Adam Harper, AAT Director of Professional Standards and Policy, argues a windfall tax is unproductive – and unnecessary, as businesses voluntarily repay billions of emergency financial assistance.
Earlier this month, Tesco announced it would be repaying £585m of Coronavirus (Covid-19) related business rates relief to the Government.
This was over half a billion pounds of taxpayer’s money, paid to a single retailer as part of an overall package to help the high street deal with the economic shocks caused by the Government’s response to the pandemic.
Tesco was first, but the response from others was almost immediate. Later the same day Morrisons promised to return £274m, then Sainsbury’s (£440m) and Aldi (£109m) and the last of the “big four”, Asda (£340m) made a similar promise within 24 hours – followed not long after by Lidl (£108m).
Criticism of big business
AAT warned back in September that business rates holidays for big business could be perceived negatively, particularly if companies made large dividend payments to their shareholders at the same time.
Such behaviour was increasing calls for a windfall tax of supermarkets or a more general windfall tax on any business that had profited from the pandemic, including online retailers like Amazon, technology companies such as Zoom and the pharmaceutical industry in general.
The voluntary decisions taken by supermarkets this month are undoubtedly a positive step and suggests a willingness to act in good conscience on this issue. They will also reduce any calls for a windfall tax on the sector, which is no bad thing.
The false promise of windfall taxes
Introducing a new windfall tax would be a populist measure that might provide a temporary sense of satisfaction for some. But such gratification would be misplaced. Ultimately windfall taxes lead to higher prices for all of us.
We saw this in 1997 when the new Labour government imposed a £5.2 billion windfall tax on utility companies. Initially, it was popular. But ultimately, utility companies passed the costs on to the consumer in the form of higher energy bills.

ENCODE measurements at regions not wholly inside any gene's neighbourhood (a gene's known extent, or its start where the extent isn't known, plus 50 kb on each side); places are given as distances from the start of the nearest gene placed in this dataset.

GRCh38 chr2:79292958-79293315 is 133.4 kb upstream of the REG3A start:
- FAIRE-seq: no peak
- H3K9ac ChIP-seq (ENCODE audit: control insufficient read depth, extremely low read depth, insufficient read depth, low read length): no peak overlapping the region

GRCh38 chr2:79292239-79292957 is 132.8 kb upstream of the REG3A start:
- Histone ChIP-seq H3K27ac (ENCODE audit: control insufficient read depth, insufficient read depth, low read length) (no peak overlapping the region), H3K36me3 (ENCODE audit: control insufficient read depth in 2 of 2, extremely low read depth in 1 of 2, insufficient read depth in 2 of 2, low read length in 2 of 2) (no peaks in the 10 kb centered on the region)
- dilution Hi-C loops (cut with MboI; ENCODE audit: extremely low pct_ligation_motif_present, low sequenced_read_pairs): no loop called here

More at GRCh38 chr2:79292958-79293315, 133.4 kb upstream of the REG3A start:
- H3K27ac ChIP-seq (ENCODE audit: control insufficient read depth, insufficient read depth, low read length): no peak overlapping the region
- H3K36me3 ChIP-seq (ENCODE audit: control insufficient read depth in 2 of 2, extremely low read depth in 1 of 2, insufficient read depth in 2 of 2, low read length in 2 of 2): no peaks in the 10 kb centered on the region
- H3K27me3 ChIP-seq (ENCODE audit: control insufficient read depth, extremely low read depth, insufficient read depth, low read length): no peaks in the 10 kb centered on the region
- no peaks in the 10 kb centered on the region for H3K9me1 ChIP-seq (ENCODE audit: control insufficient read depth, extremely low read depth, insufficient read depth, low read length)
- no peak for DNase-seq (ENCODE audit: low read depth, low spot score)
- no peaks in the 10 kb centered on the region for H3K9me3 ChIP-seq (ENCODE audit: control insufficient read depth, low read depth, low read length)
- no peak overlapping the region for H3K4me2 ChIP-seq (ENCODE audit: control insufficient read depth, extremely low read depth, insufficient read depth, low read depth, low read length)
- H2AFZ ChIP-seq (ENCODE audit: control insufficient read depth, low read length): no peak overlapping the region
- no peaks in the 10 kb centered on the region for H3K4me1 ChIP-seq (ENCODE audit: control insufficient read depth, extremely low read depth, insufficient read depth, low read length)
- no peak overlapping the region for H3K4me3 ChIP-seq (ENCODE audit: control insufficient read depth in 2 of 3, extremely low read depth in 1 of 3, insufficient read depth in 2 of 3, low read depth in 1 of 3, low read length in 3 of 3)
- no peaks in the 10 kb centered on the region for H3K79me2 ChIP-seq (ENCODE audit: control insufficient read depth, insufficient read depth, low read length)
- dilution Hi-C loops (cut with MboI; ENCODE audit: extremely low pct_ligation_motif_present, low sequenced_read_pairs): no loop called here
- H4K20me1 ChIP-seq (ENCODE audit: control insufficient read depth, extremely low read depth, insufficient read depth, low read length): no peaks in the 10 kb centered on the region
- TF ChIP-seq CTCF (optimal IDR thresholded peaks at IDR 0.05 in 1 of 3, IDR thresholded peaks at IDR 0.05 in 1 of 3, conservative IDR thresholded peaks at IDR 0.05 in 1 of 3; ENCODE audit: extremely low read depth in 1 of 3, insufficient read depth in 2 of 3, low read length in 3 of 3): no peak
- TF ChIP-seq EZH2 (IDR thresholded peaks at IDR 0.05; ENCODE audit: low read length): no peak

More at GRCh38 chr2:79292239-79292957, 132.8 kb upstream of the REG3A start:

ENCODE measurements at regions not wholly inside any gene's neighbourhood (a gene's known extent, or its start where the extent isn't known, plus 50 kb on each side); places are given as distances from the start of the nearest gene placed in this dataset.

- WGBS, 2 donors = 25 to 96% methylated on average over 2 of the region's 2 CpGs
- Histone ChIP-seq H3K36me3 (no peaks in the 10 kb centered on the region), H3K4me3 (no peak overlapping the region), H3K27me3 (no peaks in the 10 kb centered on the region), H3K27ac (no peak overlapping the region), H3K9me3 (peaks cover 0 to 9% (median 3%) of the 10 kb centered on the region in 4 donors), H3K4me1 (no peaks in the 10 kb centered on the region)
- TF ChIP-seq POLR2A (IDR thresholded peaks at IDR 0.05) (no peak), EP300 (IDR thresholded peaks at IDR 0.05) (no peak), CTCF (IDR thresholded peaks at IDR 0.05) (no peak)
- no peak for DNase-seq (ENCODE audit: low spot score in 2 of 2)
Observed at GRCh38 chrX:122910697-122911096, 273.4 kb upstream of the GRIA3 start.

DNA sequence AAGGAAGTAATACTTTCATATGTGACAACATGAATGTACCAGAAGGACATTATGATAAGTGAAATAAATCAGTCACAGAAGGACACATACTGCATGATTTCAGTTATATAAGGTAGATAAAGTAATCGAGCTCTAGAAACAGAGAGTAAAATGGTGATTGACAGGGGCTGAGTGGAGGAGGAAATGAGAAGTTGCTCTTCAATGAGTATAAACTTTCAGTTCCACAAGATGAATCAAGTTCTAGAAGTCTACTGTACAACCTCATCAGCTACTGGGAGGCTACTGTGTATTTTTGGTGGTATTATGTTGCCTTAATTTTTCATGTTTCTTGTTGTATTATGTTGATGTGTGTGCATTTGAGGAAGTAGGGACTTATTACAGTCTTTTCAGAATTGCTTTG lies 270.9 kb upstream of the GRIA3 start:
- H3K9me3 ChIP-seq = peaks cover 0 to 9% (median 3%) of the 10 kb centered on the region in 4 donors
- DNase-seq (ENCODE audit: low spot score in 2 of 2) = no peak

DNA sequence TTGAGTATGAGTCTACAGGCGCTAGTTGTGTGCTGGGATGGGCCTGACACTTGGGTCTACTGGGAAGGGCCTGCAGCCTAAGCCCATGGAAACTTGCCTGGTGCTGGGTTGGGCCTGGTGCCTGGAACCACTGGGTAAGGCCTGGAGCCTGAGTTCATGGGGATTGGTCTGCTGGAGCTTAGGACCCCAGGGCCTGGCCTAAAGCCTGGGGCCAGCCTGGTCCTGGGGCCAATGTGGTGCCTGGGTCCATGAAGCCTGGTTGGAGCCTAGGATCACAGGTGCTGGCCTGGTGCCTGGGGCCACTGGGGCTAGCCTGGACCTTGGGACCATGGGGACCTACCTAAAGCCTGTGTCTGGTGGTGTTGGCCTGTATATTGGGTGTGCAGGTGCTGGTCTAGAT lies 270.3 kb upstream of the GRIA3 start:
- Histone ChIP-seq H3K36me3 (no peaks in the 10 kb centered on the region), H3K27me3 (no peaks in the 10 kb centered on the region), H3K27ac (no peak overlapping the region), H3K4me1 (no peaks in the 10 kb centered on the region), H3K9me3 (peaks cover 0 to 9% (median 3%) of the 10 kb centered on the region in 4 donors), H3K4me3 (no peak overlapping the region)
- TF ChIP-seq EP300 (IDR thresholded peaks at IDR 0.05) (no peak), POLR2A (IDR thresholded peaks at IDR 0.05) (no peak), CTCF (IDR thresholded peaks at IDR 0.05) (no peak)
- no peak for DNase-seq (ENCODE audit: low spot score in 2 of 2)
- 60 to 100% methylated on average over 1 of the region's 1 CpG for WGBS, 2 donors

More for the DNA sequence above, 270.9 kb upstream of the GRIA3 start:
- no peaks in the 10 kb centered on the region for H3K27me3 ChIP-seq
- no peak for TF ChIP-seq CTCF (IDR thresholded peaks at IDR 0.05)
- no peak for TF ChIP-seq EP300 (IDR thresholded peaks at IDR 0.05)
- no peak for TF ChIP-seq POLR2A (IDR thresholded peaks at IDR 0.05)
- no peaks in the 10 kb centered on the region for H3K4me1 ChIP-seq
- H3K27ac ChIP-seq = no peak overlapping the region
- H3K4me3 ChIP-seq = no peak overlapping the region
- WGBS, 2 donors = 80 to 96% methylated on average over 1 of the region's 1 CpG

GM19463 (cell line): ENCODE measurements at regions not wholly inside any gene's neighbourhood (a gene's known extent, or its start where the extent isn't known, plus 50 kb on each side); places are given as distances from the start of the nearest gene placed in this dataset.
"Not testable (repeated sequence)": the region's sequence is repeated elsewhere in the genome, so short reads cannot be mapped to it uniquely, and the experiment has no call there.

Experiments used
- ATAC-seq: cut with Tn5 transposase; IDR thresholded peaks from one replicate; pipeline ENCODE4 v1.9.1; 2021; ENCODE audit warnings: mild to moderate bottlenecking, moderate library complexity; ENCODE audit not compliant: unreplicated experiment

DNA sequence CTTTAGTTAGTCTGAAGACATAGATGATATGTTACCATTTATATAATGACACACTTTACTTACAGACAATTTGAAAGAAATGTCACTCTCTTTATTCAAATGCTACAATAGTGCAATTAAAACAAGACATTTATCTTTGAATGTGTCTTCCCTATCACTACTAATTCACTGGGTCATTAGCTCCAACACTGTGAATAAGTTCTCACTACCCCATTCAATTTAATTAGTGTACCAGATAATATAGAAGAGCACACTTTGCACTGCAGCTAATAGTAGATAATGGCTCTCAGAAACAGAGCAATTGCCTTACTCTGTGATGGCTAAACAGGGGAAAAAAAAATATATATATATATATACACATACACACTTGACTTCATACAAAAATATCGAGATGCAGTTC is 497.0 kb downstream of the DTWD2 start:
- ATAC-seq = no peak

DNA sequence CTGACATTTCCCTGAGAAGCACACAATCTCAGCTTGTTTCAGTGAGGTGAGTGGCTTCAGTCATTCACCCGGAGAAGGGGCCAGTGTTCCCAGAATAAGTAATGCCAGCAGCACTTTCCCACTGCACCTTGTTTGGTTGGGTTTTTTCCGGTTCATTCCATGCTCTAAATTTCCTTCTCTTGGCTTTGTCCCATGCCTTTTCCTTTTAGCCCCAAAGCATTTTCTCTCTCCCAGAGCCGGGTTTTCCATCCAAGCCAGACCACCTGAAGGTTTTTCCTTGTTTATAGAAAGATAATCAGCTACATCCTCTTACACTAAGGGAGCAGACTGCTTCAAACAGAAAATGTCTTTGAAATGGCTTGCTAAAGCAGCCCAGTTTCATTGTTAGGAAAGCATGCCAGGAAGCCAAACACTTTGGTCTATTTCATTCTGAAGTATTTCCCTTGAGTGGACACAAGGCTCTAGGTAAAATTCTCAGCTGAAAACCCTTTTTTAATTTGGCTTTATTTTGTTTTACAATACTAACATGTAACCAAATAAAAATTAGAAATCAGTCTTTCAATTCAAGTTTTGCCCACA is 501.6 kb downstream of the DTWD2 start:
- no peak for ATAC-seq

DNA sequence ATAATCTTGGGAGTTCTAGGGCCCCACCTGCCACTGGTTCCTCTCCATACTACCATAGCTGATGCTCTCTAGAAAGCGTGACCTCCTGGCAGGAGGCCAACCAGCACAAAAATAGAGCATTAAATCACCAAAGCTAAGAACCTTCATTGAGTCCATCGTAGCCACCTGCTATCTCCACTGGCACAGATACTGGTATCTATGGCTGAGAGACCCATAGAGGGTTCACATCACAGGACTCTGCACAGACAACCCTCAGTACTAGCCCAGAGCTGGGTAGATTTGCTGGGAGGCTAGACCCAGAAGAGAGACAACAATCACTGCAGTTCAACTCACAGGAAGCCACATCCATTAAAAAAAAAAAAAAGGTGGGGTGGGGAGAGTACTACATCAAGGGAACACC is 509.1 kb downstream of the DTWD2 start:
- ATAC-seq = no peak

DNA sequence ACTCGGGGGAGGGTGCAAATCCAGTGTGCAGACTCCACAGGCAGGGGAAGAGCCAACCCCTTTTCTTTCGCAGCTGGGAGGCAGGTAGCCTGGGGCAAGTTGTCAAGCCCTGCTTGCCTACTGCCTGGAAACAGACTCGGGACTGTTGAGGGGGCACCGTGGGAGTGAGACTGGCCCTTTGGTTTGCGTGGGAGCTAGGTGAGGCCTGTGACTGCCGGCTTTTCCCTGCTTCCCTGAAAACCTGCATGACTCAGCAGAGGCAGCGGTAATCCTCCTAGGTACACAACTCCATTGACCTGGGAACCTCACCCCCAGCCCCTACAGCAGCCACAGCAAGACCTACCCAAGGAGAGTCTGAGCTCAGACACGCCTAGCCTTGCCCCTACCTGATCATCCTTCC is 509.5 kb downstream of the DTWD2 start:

The same arguments apply today.
That’s why, in AAT’s September 2020 submission to the Treasury Select Committee inquiry into Coronavirus After Tax, we made clear that a windfall tax is not in the best long-term interests of businesses or consumers.
We recognised the attractiveness of a windfall tax, especially to a financially hard-pressed electorate. But we argued that it would also send a worrying signal that any successful business may face punishment for this success further down the line. Also, it does not engender tax certainty for the business community.
Now that supermarkets have largely removed any arguments for a windfall tax upon them, attention may turn to other sectors.
In the case of retail, the actions of supermarkets have clearly had significant knock-on effects with the likes of B&M (£80m), B&Q owner Kingfisher (£130m) and Pets at Home (£29m) subsequently making promises to return taxpayer funding.
In total, more than £2bn of such commitments have been made in less than a week.
The repayments are a positive development. They reduce or eliminate calls for windfall taxes, they demonstrate that the UK does have a thriving responsible business community and they make a small but important contribution to helping Government reduce the £400bn cost of tackling the pandemic.
The case for business rates reform
However, they don’t entirely dissuade some from calling for windfall taxes on other sectors and perhaps most notably do not address the underlying need for a radical reform of the largely broken business rates system, which has played a part in these problems.
HM Treasury concluded their “fundamental review of business rates” on 31 October 2020 but is yet to publish its findings. For businesses large and small action on this vital issue cannot come soon enough.
Adam Harper is AAT's Director of Strategy and Professional Standards.